The ancient science of Ayurveda pulse examination is called Nadi Vijnana or ‘Nadi pareeksha’ and used to detect the existing vata or air, pitta or fire and kapha or phlegm, imbalances in the body. The radial pulse should be felt with the first 3 fingers i.e. index, middle and ring finger. It should be recorded early in the morning on an empty stomach and not after taking a bath.
The ancient science of Ayurveda pulse examination is called Nadi Vijnana. This wisdom was brought to the mankind by the ancient seers (Rishis) of India from their Tapobhumika (state of complete awareness). And Pulse diagnosis (Nadi Pareeksha) holds prime position among the modes of Ayurveda diagnostics.
Various Modes of Ayurveda Diagnostics
Darshana – Visual inspection is performed thoroughly at first.
Sparshana – This indicates noticing the physical changes by means of touch or palpation.
Prashana – Thorough interrogation is undertaken which involves not only the patient but also his close relations.
Nadi Pareeksha – Pulse Reading is authentically supportive in dealing with both the disease as well as the diseased one.
Nidana – Considering of the aetiological factors that reason for development of the ailment.
Poorvaroopa – The prodromal symptoms that appear before the disease shows up fully and manifests are also taken into consideration.
Lakshana – The intricate signs and symptoms that show up are examined.
Upshaya – Therapeutic diagnostic tests that entails medicinal drugs and formulations, Ayurveda diet and lifestyle.
Samprapti – This signifies prognosis of the ailment.
What is Pulse Diagnosis (Nadi Pareeksha)?
Pulse diagnosis or ‘Nadi pareeksha’ is an age old technique to detect the existing dosha imbalance of a person. Although in the modern medical science, pulse reading is mainly considered as a simple method to detect the heart rate of a person in a minute by holding the pulse. Along with the type of rhythm, pulse can also indicate the volume of blood flow, whether full or weak. Whereas in the ancient Ayurvedic diagnosis, pulse examination along with a tongue, eyes and urine examination to identify dosha imbalance. This technique is not mentioned in ancient Ayurvedic text like Charaka, Sushruta and Vagbhata. It was first mentioned in 13th century AD in the book Saarangadhara Samhita. This technique was later elaborated in other works such as Yoga Ratnakara and Basavarajeeyam.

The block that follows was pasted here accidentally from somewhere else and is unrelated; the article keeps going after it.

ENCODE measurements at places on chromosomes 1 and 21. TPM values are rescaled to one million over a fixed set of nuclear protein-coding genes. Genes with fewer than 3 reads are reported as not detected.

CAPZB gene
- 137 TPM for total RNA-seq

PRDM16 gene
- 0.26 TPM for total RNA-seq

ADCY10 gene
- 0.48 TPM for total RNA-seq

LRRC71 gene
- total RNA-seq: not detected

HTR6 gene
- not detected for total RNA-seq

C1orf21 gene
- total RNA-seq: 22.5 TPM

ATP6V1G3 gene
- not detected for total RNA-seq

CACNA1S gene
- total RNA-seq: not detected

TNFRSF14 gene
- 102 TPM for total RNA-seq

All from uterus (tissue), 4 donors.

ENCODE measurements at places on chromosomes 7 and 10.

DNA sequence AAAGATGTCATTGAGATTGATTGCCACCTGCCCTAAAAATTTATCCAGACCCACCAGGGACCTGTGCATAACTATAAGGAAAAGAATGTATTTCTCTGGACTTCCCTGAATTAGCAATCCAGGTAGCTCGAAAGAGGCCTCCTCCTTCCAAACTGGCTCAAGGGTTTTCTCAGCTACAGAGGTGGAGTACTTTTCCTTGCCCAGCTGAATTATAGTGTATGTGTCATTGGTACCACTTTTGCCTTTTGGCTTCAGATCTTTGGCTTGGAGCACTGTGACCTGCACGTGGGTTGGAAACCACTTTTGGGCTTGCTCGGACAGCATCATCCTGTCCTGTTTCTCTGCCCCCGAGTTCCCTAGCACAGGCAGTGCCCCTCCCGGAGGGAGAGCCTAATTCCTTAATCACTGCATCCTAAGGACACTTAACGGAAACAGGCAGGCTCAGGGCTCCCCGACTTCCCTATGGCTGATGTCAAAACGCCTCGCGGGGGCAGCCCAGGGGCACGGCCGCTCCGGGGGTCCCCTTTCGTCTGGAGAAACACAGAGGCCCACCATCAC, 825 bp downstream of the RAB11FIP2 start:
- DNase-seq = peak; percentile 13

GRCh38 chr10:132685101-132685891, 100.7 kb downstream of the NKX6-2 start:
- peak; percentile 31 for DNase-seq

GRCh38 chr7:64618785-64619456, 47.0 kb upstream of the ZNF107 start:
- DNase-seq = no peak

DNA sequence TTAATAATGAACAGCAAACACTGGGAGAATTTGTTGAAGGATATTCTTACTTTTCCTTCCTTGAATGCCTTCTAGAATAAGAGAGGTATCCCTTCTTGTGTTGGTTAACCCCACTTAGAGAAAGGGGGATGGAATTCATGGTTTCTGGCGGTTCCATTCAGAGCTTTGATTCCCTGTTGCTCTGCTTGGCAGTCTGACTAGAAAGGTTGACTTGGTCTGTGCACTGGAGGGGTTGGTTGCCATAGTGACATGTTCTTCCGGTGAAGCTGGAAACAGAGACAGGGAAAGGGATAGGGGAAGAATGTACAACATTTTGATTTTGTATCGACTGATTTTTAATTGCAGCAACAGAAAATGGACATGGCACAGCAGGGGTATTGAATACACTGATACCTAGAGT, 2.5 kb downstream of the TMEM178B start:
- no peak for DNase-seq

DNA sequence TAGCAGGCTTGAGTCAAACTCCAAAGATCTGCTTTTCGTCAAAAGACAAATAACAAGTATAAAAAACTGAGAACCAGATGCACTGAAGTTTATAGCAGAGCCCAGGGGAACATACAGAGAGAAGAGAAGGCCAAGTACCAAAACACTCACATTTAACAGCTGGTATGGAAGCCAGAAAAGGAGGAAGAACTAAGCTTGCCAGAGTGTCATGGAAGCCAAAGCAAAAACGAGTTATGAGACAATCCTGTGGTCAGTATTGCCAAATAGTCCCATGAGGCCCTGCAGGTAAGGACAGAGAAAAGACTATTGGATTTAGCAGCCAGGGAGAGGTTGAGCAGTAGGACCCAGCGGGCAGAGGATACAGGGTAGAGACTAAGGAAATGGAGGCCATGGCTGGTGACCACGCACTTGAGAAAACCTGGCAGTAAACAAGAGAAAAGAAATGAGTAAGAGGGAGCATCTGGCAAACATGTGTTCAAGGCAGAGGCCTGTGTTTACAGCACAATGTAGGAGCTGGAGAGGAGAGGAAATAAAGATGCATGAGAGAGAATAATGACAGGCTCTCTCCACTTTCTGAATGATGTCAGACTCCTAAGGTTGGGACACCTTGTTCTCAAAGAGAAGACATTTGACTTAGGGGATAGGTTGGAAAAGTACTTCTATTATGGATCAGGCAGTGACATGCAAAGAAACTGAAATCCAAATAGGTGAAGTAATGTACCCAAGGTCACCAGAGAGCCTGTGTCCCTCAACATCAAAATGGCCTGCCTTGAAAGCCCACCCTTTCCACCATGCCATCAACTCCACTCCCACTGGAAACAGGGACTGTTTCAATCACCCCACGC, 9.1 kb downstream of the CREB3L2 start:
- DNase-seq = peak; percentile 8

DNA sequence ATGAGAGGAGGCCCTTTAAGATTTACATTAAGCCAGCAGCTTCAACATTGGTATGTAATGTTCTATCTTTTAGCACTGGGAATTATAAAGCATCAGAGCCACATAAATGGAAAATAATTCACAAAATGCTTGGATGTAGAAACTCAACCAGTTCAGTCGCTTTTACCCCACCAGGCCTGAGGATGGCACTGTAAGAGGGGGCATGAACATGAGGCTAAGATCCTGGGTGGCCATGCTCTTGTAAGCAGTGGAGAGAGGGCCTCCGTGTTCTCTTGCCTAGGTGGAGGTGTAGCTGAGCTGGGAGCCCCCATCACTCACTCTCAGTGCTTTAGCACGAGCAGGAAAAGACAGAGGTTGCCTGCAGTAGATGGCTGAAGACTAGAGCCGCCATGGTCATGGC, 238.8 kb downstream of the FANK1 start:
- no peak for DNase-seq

The Technique of Pulse Diagnosis
The radial pulse should be felt with the first three fingers i.e. the index, middle and ring finger.
-If the index finger pulse feels strong it indicates strong Vata. The pulse will feel irregular and moves in motion like a snake. This type of pulse is known as snake pulse. The pulse may also feel like the movement of a leech or worm.
-The middle finger detects the Pitta dosha. If the person is suffering from Pitta dosha imbalance, the pulse felt at middle finger will be stronger. The pulse may feel like a jumping frog, also known as frog pulse.
-When the ring finger pulse is more noticeable, it indicates Kapha dosha. The pulse may feel like the floating of swan. Hence it is called swan pulse.